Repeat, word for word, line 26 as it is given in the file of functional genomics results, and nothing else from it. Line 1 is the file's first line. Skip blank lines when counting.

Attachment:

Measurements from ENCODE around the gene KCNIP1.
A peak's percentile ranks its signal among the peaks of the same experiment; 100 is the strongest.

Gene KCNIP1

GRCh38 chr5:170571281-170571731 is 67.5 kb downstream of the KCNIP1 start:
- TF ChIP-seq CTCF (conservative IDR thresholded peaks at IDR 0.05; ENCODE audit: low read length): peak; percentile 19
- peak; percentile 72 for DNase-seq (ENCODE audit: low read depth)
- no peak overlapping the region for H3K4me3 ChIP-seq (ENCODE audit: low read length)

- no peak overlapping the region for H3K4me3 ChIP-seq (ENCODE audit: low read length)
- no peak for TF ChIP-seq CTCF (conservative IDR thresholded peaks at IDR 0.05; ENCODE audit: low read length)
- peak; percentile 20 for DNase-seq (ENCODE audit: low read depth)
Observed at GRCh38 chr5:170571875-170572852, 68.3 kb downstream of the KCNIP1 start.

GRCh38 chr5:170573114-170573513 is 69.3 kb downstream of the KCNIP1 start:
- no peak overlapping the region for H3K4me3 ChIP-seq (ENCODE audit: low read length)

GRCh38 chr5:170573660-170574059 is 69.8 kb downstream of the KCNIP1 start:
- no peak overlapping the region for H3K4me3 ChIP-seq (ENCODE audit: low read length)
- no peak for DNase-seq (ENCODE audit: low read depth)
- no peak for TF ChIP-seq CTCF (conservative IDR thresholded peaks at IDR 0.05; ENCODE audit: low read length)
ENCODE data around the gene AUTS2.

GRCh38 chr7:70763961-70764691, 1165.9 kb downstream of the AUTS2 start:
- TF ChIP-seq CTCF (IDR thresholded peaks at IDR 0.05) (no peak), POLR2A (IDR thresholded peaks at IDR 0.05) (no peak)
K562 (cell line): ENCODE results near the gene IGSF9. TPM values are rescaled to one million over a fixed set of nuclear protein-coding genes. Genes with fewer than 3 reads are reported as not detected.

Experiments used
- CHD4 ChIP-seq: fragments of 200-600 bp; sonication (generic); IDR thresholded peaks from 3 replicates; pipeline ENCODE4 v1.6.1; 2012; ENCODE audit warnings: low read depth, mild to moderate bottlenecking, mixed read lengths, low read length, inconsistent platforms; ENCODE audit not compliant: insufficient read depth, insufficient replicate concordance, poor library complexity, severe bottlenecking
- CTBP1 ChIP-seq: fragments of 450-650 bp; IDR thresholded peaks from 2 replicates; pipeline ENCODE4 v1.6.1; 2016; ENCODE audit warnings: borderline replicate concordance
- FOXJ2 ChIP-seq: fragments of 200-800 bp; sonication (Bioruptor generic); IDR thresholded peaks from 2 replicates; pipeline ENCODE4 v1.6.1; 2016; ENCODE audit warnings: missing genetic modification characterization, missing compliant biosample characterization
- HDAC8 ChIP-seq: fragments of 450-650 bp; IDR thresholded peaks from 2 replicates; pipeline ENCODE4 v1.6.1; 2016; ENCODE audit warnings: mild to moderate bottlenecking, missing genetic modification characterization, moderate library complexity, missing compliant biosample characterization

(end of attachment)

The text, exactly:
- HDAC8 ChIP-seq: fragments of 450-650 bp; IDR thresholded peaks from 2 replicates; pipeline ENCODE4 v1.6.1; 2016; ENCODE audit warnings: mild to moderate bottlenecking, missing genetic modification characterization, moderate library complexity, missing compliant biosample characterization